When the RFP is released and you have a proposal outline and evaluation criteria, you can match what you have against the structure of the document. When you have gaps, you don’t just make something up out of thin air, you see if any of your categories can be extended or applied to cover the topics addressed in that section of the proposal. This is also how you achieve a hierarchy of themes and commonality of message from the Executive Summary down to each section, without having to wait until you know the document structure to work out your messages.

The key to implementing this approach is to treat win strategies and themes as something that evolves and not as something that gets created. Think of them as categories and not as statements. Think of them as areas of concern and focus. Then when you start each section, start by considering how the section relates to the areas of concern and what message that section needs to deliver, then write the section by substantiating the message.

The result will be a proposal that actually says something that matters because it was written based on areas of customer concern. If you are careful with the writing and you make sure that the proposal is written from the customer’s perspective, then your proposal will end up being about how you satisfy their concerns. If you are the customer and you have to pick between that and a document full of platitudes that aren’t based on anything or shallowly parrot the evaluation criteria published in the RFP, which would you pick?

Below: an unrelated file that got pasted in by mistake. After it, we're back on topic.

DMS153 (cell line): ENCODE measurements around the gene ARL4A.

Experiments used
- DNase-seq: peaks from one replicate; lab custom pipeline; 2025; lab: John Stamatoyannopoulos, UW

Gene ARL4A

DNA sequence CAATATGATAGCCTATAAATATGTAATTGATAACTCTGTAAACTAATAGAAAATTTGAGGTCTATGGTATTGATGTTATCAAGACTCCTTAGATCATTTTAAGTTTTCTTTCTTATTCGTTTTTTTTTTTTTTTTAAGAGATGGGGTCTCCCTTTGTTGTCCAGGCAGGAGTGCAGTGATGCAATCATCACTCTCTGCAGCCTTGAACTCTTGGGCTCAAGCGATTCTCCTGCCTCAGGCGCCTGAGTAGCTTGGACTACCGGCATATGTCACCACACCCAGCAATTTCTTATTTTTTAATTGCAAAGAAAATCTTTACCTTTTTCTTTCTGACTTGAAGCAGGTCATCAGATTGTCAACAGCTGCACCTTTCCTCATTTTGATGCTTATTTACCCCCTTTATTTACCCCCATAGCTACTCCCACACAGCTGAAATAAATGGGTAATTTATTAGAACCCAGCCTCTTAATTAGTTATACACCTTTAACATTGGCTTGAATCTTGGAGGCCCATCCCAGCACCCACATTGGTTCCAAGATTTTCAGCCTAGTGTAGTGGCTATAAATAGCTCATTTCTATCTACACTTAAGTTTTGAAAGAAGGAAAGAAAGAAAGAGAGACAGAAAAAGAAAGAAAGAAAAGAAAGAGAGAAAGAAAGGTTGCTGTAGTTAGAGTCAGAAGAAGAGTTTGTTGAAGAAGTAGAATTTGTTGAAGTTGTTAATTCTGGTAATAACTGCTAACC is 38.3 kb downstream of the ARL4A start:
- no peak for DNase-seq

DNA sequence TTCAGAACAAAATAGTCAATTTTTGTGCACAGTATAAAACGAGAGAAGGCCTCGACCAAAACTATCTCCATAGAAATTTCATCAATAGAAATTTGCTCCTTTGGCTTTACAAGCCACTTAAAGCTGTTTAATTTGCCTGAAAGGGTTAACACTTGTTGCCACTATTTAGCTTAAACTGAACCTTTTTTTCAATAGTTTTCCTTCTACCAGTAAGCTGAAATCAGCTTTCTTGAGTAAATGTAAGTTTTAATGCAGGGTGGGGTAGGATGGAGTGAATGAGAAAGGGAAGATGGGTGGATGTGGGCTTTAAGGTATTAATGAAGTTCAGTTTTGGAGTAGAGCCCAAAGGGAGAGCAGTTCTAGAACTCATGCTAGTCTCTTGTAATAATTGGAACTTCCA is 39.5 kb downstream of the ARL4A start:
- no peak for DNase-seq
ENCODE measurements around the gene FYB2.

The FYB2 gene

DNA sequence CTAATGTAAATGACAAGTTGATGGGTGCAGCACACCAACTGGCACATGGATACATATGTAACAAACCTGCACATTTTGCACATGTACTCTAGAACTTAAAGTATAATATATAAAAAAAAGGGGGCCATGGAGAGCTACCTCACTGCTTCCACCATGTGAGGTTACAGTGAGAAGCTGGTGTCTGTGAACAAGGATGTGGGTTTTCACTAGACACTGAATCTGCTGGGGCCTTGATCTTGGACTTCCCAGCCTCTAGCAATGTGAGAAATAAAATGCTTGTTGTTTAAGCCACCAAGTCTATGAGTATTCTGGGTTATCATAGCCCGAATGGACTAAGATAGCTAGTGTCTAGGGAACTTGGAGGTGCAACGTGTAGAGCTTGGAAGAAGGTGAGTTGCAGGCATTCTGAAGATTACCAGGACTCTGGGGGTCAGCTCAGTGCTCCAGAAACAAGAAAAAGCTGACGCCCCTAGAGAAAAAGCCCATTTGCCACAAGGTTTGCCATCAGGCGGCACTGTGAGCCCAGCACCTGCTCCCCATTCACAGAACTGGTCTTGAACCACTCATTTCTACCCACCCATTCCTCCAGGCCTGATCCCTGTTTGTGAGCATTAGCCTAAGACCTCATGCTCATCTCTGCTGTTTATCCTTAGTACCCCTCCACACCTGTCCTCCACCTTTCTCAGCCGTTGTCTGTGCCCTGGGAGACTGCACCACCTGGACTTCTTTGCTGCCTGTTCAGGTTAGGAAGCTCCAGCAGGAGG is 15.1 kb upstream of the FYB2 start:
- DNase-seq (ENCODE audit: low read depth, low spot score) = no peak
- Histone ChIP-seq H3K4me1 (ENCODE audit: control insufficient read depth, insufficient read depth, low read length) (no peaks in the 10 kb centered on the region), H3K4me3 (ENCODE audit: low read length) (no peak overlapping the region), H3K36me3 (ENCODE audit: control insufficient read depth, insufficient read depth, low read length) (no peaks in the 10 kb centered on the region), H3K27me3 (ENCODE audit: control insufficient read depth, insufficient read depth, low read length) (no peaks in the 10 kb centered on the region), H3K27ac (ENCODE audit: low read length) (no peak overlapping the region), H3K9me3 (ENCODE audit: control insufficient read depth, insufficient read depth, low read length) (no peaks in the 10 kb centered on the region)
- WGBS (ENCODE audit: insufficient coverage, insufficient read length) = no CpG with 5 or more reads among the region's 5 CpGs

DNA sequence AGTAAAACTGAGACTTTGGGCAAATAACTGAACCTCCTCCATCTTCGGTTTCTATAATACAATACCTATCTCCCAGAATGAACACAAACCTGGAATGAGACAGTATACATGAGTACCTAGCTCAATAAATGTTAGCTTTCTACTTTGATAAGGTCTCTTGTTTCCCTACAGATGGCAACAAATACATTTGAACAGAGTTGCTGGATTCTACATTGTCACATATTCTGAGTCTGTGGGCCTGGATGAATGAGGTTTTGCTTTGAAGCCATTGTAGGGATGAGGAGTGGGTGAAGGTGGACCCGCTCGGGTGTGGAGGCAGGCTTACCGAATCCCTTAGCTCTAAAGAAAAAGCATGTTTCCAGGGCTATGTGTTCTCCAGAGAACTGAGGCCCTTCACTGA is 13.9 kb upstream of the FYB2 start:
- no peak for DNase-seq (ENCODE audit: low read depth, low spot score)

That's why when we created our MustWin Process we set it up so that the pre-RFP intelligence gathering activities result in an awareness of what it will take to win. Then our Proposal Content Planning methodology can take that awareness and turn it into themes for the proposal. The result is that the win strategies and themes evolve over time and everything in the proposal can be traced back to what it will take to win.

What I have found since creating it is that it helps inspire me when I write proposals and I can more quickly get into a groove because I know what to write about. The details that go into the proposal are easy. It's getting the context right so that you know how to express those details that's hard. Instead of trying to create win strategies and themes that are both persuasive and fully integrated in one step, the process enables them to evolve in a way that is more natural and more productive.

Let's discuss your challenges with preparing proposals and winning new business...

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Carl Dickson

Carl is the Founder and President of CapturePlanning.com and PropLIBRARY

Carl is an expert at winning in writing, with more than 30 year's experience. He's written multiple books and published over a thousand articles that have helped millions of people develop business and write better proposals. Carl is also a frequent speaker, trainer, and consultant and can be reached at carl.dickson@captureplanning.com. To find out more about him, you can also connect with Carl on LinkedIn.

Click here to learn how to engage Carl as a consultant.